This early dating seriously damages claims of long periods of time when legends about Jesus supposedly developed and became part of Christian proclamation.  It also puts to rest unfounded speculations about the purported role pagan mythology played as source material for Jesus’ resurrection.  William Lane Craig soundly critiques that position here.

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14 thoughts on “Gary Habermas on the Pre-Pauline Creed of 1 Cor. 15

  1. Pingback: The Message in the Earliest Creeds in the New Testament | Navigating by Faith

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  3. Pingback: Christ Is Risen! He Is Risen Indeed! An Easter Message On 1 Corinthians 15 | Start Thinking Right

  4. Gary,

    I think a run-down of the early resurrection appearances may clear up any misunderstandings.

    * Mark 16:14 describes an appearance to “the Eleven” — which no doubt means all the disciples except Judas. However, this is part of the Mark 16:9-20 passage that doesn’t appear in the earliest manuscripts, so it’s not relevant for trying to reconstruct the post-crucifixion appearances.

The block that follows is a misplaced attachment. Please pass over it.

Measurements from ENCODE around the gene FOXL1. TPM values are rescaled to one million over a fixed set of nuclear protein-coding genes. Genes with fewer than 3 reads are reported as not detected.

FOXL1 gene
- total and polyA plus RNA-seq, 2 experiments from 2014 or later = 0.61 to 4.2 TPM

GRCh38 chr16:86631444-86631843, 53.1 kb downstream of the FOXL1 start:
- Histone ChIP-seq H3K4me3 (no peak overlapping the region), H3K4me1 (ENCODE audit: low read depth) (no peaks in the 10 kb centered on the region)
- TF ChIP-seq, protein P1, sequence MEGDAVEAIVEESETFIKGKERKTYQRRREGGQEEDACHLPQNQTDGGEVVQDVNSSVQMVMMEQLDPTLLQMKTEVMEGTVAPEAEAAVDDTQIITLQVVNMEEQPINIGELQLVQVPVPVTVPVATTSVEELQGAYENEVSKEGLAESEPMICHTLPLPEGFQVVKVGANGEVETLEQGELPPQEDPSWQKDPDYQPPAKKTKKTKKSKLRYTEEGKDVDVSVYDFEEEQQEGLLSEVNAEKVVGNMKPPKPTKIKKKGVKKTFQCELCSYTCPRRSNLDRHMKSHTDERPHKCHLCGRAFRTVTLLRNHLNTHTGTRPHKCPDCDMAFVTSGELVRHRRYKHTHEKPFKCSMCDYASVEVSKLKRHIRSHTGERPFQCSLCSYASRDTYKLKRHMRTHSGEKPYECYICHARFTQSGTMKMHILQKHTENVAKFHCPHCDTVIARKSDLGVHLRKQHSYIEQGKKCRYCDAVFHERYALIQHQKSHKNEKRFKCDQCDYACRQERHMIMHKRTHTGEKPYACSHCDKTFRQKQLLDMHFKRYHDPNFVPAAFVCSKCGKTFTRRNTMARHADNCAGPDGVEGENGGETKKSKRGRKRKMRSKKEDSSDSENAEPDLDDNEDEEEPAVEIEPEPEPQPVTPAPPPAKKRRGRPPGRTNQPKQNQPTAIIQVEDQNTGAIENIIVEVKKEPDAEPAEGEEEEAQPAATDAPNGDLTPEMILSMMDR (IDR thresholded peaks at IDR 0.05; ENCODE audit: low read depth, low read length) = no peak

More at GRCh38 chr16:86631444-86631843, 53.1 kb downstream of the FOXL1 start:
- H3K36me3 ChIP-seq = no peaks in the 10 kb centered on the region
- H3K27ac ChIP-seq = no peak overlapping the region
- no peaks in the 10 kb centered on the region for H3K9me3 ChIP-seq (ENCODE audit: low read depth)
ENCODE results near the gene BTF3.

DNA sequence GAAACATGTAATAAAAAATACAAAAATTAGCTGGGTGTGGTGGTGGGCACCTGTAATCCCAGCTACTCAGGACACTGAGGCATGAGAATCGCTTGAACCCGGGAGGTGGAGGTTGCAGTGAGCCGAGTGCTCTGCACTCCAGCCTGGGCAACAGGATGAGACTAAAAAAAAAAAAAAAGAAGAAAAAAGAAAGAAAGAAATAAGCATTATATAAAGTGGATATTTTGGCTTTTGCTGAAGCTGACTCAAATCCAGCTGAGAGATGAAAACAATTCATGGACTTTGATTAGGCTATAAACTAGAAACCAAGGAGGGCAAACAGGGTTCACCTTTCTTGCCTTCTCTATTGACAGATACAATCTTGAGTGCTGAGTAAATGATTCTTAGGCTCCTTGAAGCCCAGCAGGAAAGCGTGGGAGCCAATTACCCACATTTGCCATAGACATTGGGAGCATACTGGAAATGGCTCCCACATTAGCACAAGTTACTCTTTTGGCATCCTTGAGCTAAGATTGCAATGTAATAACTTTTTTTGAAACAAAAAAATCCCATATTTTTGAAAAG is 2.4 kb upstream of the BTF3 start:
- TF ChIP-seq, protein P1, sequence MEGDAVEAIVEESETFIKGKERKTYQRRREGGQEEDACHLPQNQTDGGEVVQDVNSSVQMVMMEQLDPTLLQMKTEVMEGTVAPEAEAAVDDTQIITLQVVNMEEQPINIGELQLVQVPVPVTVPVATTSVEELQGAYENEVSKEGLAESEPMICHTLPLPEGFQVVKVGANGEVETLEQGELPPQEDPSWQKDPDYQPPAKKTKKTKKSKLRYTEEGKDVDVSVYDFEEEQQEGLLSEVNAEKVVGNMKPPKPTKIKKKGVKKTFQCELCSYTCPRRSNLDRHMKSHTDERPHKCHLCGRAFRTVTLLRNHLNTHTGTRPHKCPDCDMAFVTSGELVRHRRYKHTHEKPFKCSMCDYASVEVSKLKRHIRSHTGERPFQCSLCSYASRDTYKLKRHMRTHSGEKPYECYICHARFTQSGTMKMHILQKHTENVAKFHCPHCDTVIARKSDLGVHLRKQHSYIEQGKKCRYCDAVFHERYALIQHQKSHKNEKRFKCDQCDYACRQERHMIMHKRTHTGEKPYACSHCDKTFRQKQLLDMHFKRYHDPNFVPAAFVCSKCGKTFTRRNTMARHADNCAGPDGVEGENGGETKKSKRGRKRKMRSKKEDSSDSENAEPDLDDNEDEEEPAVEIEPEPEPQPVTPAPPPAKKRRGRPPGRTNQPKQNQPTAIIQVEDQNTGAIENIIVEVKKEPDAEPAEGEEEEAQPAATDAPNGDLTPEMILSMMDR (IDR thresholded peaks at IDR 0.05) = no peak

* Luke 24:36-43 and John 20:19-25 appear to be parallel accounts of Jesus’ appearance “on the first day of the week.” Luke notes that this appearance was to “the Eleven.” John adds the detail that Thomas “was not with the disciples when Jesus came” (John 20:24), but does not specify how many disciples were present.

    * One week later, Jesus appeared again while Thomas was present (John 20:24-29). Here, the title “the Twelve” is used (John 20:24).

    The only potential problem that arises in relation to the number of disciples is between the parallel accounts mentioned above of Luke 24:36-43 and John 20:19-25. If Thomas weren’t present, one wonders why Luke would use the term “the Eleven.” I think the best explanation is that, like “the Twelve,” the term “the